Tourists frolic beneath a nutmeg tree (Myristica fragrans) in Grenada

Tourists frolic beneath a nutmeg tree (Myristica fragrans) in Grenada

During the Napoleonic Wars, the English used their naval supremacy to take over the Banda Islands and break the Dutch monopoly.  They exported trees to numerous tropical colonies (which is why Kerala and Granada are now famous for nutmeg production).  Colonial America was hardly exempt from the nutmeg craze, but because of colonial antagonisms, nutmeg was not always available at affordable prices.  The state of Connecticut became famous for unscrupulous tradesmen who would carve nutmeg seeds out of similarly colored wood and thereby earned its nickname “The Nutmeg State” (i.e. a haven for fraud) which seems appropriate given the number of wealthy financiers who live there.

Gentlemen drinking and smoking pipes round a table in an interior, a servant bearing a bowl of punch (English School)

Gentlemen drinking and smoking pipes round a table in an interior, a servant bearing a bowl of punch (English School)

So much for the history of nutmeg production and distribution—what about the demand? What was the reason for all of this desperate search and strife? Nutmeg was popular as a spice and tonic since ancient times when it was used by Greeks and Romans (if they could get it). During the era after the crusades it became de rigueur among aristocrats and its status only grew during the age of exploration. Wealthy gentlemen would carry nutmeg grinders on them, and hand grind nutmeg into alcoholic punches and hot drinks.  Nutmeg was baked into the fanciest pastries, pies, and cakes.  The red avril covering the nutmeg seed was ground into a separate spice named mace which is used in more delicate dishes.  As well as being used in desserts and drinks, nutmeg was used in Indian curries, eastern medicine, and at the apothecary. The fruit of the tree Myristica fragrans held a druglike sway over the wealthy classes around the globe.

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It turns out that nutmeg contains myristicin, a powerful psychoactive substance which acts as a Monoamine oxidase inhibitor (MAOI).  MAOIs prevent the breakdown of monoamine neurotransmitters, a mysterious class of neurotransmitters which play an unknown but critical role in emotion, arousal, and cognition (indeed pharmaceutical MAOIs are one of the more useful classes of antidepressants).  In tiny doses myristicin is harmless or tonic to humans (although even in small doses it is deadly to many animals including some of our best beloved domestic friends) yet upping the dosage quickly causes nausea, seizures, splitting headaches and powerful weird hallucinations.  Every generation, the press rediscovers nutmeg as a drug and creates a moral panic, although all but the most reckless drug users are put off by nutmeg’s bitter taste in large doses—or by the ghastly descriptions of nutmeg’s physical effects.

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Indeed, the modern world has found more potent flavors (and better psychoactive powders).  Nutmeg has been relegated to grandma’s spice rack and it really only comes out during the holidays as a critical flavor in eggnog, pumpkin pie, mulled wine, and gingerbread.  This is a shame because, in small quantities nutmeg is delicious in savory dishes (like my pot pie and my favorite lasagna).  The flavor has a strange power—an intoxicating deliciousness which invades the brain and gives nutmeg dishes an irresistible quality. Believe me, because as I finish writing this, I am also finishing off that addictive pot pie (and I believe I am also starting to feel more chipper)…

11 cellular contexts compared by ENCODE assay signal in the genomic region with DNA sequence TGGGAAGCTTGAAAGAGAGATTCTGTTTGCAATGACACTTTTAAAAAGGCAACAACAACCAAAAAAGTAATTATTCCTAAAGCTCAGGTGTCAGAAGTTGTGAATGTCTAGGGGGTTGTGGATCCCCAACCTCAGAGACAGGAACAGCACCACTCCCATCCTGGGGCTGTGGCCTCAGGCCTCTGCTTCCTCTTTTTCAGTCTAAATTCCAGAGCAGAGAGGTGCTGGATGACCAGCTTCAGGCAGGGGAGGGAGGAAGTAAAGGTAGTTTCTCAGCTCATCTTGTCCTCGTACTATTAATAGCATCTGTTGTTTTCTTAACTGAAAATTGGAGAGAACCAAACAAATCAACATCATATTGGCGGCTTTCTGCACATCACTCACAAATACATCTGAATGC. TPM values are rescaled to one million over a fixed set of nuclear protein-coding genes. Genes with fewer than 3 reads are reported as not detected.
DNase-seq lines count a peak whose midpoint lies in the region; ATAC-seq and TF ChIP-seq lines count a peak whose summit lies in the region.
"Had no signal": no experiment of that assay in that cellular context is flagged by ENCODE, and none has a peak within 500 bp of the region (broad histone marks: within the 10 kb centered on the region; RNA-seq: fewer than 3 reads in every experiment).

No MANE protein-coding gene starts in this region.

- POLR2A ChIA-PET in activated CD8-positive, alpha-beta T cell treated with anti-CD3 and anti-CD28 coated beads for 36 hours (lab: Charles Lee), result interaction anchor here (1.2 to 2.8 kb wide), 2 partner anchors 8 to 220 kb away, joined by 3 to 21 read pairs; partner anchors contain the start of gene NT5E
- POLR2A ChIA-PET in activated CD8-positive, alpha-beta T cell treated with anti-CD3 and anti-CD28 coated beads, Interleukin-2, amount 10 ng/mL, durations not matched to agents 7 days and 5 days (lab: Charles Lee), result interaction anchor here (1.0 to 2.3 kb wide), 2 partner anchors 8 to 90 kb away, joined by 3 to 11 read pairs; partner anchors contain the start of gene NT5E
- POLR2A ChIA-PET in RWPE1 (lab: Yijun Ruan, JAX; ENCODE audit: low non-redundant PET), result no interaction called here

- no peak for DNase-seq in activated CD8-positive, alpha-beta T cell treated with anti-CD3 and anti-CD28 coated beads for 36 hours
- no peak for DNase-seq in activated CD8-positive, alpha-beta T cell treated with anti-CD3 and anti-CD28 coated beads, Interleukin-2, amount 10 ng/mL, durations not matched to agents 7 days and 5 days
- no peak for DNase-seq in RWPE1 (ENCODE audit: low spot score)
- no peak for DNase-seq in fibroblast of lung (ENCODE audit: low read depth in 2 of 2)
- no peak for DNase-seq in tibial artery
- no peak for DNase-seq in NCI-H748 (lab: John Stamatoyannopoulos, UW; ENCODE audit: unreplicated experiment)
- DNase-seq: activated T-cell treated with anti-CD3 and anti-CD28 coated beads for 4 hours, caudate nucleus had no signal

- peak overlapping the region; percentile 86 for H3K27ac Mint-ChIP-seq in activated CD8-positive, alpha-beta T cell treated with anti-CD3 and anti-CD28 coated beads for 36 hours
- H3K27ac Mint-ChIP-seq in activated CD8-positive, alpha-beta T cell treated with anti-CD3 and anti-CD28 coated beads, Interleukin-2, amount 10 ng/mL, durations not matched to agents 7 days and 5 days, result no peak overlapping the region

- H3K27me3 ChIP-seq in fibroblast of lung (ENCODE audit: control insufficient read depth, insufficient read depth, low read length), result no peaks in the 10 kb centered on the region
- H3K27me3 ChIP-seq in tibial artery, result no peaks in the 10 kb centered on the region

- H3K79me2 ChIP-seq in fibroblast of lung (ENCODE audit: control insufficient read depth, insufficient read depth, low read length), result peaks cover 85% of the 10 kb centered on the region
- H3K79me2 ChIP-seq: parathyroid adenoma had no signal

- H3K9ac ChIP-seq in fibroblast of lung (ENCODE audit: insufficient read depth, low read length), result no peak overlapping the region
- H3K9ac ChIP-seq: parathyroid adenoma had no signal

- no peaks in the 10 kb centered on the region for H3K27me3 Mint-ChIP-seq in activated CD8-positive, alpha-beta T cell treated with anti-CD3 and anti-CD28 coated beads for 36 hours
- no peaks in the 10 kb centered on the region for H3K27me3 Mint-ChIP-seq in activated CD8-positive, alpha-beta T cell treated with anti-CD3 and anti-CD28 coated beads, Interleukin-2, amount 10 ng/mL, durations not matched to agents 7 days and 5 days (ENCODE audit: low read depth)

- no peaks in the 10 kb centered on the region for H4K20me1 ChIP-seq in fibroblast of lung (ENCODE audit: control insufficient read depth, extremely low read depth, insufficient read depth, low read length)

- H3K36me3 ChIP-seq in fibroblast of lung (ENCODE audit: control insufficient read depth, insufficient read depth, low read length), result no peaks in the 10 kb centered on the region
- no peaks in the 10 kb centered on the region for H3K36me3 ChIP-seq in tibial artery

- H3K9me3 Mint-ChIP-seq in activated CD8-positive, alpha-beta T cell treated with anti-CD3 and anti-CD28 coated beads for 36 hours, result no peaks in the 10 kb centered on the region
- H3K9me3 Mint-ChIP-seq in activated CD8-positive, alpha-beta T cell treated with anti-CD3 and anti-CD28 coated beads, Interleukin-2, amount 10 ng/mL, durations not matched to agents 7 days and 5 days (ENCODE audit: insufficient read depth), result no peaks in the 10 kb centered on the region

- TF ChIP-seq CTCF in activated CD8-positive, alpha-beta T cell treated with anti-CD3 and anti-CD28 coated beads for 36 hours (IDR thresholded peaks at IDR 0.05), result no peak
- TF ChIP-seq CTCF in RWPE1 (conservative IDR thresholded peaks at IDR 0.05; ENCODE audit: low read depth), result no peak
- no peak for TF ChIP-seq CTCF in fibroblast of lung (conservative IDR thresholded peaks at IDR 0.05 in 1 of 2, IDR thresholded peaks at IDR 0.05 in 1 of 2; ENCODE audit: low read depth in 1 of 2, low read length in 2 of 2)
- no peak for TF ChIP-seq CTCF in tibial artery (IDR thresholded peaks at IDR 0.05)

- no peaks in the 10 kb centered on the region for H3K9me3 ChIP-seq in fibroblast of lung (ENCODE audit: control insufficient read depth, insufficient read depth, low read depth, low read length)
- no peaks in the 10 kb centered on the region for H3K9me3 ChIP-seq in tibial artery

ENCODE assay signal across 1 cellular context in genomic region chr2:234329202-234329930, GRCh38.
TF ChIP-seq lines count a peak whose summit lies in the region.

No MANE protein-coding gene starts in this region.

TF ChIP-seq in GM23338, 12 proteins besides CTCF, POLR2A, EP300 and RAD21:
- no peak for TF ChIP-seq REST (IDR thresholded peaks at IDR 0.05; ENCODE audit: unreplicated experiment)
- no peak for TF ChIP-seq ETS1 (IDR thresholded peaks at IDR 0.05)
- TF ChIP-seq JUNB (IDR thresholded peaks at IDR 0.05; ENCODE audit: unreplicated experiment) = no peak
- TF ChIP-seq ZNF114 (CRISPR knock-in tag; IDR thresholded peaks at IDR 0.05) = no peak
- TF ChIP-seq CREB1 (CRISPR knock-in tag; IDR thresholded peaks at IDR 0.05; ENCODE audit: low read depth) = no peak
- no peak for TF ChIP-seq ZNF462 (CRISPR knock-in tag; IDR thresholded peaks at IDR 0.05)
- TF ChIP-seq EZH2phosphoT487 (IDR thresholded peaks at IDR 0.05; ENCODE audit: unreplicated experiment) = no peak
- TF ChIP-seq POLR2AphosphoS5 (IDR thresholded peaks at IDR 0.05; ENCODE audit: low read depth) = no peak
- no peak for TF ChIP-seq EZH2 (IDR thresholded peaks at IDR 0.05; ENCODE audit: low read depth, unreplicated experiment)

My chicken pot pie (with some portions missing)

My chicken pot pie (with some portions missing)

The Sidewalk Beneath the Mulberry Tree on Ditmas Avenue, Brooklyn

Whenever I have walked to or from the subway this last week, a particular patch of pavement stands out because it has been dyed a ghastly blackish purple.  This is where the sidewalk runs beneath a mulberry tree, a medium sized deciduous fruit tree which produces copious quantities of black multiple fruit.  Ten to sixteen species of trees are accepted by botanists as true mulberries. The three most commonly known species are black mulberries (Morus nigra) which were exported in great number from Southwest Asia to Europe, the red mulberries (Morus rubra) which grow wild in Eastern North America, and the white mulberry (Morus alba) which has been domesticated since ancient times in China as food for silkworms. The different species readily hybridize into fertile hybrids so I have no idea which sort I am walking under every day.  The Mulberry trees give their name to the Moraceae, the mulberry family, which includes figs, banyans, breadfruits, and Osage-oranges.

Mulberries

Mulberry foliage is the preferred food for silkworm larvae (although the caterpillars will also tolerate foliage of the Osage-orange and the tree of heaven).  An ancient Chinese legend relates that Lei Zu, the wife of the Yellow Emperor (himself the mythical progenitor of Chinese culture), discovered silkworm cultivation as she was drinking tea beneath a mulberry tree.  A silkworm wrapped up in a cocoon fell into her tea.  She removed the cocoon from her beverage and was amazed at how the fiber unwrapped around her fingers as a lovely thread.

Mulberries on a Tree

Mulberry leaves, sap, and unripe berries contain 1-Deoxynojirimycin, a polyhydroxylated piperidine, which acts an intoxicant and mild hallucinogen (and produces nausea).  However when mulberries ripen they turn black and become edible.  Mura nigra and Mura rubra allegedly have the tastiest fruit which is said to resemble blueberry in taste and appearance when cooked into pies and tarts.  Cooked mulberries are rich in anthocyanins, pigments which are useful as natural food colorings and may have medicinal value.

Mulberry Pie Made By Anita Marks

Mulberry also gives its name to a lovely purple pink which resembles the color of mulberry jams and pies.  The word mulberry has been used to describe that particular shade since the 1770’s.  I remember it fondly as a Crayola crayon which I always used up before the others (although apparently the color was discontinued in 2003–so today’s children will have to make do with less poetic purple pinks).